One of the most poignant images of the next to last episode was Don watching a young, good-looking, would-be conman drive away in his car. As with so much of Matthew Weiner’s writing, this was obviously symbolic. It’s Don Draper watching the youngest version of his fake self leave his life forever. This left us in an interesting position going into the finale, an almost wide-open place without much to go on, just a smiling man without an identity sitting on a bench.
The finale itself, where Don is concerned, was a poem—about identity, self-worth, and what it means to really be human. At first, jarringly, it seemed like not a lot had changed. Don was still bedding women, being pleasant to people, and overdoing it with alcohol. I spent several minutes wondering what in the world this could mean, given the character development we’d seen previously.
Enter Stephanie. The one thing I accurately predicted about the finale is that there would be a callback to Anna Draper’s niece, and there was. Don went to her house, obviously hoping to find the same kind of unconditional love her aunt had provided—the one thing that had actually afforded him a measure of personal healing in the past. Instead, he found another damaged person in need of help.
The only thing Stephanie did was to drag him along to a spiritual retreat. Here’s where things got so symbolic that the meaning was shouting louder than the words. Like Dickensian ghosts, the retreat attendees, through different sessions, reflected back to Don his own view of himself. In one exercise, as other attendees revealed their opinions of one another nonverbally, other pairings hugged and touched gently. In contrast, the elderly woman opposite Don pushed him, angrily and forcefully. In another difficult session, Stephanie revealed her feelings of the world judging her and then told Don that the worst part was knowing that the judgments were right.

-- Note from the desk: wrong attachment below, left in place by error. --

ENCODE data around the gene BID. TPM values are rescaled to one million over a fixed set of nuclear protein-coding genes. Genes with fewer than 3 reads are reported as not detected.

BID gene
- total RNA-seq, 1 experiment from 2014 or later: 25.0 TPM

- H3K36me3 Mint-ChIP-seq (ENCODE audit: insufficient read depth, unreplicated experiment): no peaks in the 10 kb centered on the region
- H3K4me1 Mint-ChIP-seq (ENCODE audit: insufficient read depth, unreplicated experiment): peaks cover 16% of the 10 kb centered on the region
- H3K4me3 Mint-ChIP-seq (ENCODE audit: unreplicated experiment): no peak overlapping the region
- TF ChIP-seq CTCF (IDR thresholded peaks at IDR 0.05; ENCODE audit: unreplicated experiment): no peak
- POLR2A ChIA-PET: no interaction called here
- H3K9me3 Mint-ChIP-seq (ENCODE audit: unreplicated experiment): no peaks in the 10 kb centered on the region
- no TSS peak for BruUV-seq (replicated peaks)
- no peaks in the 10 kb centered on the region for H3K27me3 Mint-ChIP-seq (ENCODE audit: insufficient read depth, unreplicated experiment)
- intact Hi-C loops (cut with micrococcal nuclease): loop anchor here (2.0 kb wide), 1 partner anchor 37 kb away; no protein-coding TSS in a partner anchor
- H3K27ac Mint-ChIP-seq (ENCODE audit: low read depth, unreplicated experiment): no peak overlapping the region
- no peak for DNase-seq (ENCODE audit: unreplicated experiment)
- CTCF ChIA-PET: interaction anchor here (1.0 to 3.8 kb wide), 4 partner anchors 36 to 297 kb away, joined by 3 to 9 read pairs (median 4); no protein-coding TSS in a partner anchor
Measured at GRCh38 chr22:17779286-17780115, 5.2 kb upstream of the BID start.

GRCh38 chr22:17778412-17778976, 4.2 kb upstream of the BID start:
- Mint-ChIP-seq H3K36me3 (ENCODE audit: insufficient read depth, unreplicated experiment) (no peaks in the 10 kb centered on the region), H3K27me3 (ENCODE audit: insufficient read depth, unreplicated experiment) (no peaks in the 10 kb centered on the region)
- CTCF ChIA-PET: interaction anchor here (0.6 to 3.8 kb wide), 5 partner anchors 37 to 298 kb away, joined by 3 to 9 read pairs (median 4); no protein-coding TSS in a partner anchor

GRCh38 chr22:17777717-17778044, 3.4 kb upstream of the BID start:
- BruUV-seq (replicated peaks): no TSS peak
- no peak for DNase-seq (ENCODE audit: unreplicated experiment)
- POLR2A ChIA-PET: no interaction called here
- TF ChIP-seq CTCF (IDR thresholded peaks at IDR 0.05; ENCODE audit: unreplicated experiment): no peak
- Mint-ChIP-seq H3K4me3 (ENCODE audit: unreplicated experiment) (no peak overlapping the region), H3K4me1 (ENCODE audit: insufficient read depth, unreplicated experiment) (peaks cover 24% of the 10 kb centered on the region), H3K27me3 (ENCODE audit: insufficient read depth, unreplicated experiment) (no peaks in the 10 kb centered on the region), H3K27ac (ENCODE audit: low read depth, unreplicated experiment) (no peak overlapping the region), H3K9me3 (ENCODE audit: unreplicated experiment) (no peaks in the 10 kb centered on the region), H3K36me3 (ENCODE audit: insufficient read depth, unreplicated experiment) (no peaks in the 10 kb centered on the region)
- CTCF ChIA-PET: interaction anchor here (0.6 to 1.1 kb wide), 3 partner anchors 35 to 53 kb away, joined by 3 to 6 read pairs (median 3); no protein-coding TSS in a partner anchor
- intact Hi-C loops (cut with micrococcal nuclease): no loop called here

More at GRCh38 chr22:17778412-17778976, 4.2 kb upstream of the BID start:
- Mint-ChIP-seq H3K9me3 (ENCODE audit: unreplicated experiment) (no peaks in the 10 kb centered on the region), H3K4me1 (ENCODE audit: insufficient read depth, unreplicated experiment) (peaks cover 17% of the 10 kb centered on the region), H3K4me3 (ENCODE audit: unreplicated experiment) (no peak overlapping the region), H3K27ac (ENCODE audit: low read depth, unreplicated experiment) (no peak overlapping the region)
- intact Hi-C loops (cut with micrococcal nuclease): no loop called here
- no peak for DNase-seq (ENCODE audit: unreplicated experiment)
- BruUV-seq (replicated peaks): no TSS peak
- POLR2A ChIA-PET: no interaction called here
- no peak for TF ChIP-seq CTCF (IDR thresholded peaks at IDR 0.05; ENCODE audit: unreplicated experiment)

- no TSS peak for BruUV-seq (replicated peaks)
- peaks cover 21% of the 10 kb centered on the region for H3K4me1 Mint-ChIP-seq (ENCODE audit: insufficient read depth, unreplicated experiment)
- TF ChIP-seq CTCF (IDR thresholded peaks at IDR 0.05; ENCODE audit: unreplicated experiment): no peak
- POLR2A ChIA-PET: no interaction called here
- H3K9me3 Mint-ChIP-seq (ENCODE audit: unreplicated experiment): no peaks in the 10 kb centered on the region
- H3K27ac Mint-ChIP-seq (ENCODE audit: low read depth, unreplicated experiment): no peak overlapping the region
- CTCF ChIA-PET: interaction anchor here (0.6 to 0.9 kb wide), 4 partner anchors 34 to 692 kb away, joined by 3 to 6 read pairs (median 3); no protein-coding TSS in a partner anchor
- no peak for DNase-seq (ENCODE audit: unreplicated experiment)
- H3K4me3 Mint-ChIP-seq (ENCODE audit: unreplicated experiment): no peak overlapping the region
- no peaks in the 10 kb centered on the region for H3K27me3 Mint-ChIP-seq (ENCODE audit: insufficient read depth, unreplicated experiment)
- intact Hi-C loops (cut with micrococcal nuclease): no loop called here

The meanings here were clear: The old woman’s animosity was Don’s own self-hatred, and the feeling of being justifiably judged by the world is exactly how he went through life. The symbolism got even thicker as Don found out he couldn’t leave the retreat. He was stuck there, just as he felt stuck in himself. He revealed as much in an emotional phone call to Peggy that made me wonder for a split second if he was going to end his life. The meaning of this call was significant to Don because his last external hope, the woman who once bailed him out of jail and had saved him professionally more than once, failed. Peggy tried to be encouraging, but she couldn’t save him.
Obviously feeling hopeless, Don followed a retreat leader into a group session. The first story shared was a mundane one about a man’s failed marriage. And then an average-looking man sat down in the hotseat. This man was, obviously, the anti-Don. He wasn’t handsome, he didn’t seem particularly clever, and he was clearly not all that successful.